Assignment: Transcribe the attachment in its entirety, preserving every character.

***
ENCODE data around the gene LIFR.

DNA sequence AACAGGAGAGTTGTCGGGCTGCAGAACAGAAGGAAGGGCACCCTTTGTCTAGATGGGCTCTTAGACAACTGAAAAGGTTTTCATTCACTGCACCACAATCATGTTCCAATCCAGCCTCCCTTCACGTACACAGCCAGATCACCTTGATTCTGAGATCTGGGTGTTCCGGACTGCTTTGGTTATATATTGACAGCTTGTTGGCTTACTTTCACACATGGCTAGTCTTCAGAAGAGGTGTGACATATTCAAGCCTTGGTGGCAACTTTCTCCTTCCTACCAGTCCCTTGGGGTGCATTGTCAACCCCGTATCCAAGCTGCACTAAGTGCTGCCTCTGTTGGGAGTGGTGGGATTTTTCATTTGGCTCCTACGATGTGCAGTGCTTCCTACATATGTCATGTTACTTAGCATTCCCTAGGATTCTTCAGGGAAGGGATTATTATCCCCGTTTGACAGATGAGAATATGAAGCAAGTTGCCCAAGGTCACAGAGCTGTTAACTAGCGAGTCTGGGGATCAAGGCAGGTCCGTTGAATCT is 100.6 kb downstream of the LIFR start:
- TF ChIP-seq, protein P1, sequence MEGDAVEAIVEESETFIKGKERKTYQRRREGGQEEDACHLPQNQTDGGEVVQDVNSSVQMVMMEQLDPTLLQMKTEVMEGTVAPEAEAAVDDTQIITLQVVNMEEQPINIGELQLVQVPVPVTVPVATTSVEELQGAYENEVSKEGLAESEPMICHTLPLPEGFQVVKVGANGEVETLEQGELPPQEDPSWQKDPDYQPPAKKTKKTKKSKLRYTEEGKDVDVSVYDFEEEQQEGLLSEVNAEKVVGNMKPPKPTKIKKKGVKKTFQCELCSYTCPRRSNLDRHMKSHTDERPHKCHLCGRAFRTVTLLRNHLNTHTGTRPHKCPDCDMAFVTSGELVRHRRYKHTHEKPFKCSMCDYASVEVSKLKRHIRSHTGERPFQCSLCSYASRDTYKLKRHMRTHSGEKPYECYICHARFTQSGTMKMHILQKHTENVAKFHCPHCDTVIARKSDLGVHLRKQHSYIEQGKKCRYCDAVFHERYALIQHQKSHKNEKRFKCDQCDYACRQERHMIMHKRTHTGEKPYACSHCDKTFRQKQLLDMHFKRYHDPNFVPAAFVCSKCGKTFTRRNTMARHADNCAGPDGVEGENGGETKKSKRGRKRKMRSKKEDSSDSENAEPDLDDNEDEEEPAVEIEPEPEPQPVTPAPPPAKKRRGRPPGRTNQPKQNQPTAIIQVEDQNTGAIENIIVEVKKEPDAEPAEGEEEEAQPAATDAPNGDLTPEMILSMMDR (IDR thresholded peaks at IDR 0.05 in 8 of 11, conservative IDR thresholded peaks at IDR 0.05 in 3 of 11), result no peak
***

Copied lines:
ENCODE data around the gene LIFR.

DNA sequence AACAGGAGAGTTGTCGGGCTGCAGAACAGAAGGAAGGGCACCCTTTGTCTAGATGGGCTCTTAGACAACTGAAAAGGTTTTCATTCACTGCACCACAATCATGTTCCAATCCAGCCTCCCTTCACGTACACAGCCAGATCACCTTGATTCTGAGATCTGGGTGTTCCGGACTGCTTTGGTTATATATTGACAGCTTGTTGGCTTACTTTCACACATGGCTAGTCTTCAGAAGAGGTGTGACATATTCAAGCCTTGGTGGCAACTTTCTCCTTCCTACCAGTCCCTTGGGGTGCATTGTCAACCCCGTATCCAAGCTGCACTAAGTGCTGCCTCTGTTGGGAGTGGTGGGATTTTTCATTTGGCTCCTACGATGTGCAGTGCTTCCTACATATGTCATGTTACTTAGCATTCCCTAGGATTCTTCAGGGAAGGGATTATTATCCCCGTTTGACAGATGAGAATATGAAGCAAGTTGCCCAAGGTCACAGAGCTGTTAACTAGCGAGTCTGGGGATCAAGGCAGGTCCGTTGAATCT is 100.6 kb downstream of the LIFR start:
- TF ChIP-seq, protein P1, sequence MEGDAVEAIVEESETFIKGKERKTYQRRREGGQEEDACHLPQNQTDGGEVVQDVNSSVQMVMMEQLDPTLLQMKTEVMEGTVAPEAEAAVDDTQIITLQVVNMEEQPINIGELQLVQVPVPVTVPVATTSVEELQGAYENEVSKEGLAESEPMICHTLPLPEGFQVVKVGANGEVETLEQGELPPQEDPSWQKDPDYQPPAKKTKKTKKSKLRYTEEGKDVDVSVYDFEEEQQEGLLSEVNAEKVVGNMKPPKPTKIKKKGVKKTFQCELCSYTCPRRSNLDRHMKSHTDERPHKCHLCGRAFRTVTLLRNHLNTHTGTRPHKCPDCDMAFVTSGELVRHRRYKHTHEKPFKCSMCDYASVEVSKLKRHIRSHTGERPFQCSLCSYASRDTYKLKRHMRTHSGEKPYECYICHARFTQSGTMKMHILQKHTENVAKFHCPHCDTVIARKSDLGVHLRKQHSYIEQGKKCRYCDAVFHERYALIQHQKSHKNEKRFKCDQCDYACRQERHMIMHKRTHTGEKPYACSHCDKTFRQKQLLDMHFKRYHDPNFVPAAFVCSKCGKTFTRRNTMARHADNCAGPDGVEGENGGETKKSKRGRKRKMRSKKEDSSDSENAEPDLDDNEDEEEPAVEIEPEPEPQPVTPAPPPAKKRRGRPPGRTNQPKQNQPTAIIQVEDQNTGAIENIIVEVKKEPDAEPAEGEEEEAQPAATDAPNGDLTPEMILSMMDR (IDR thresholded peaks at IDR 0.05 in 8 of 11, conservative IDR thresholded peaks at IDR 0.05 in 3 of 11), result no peak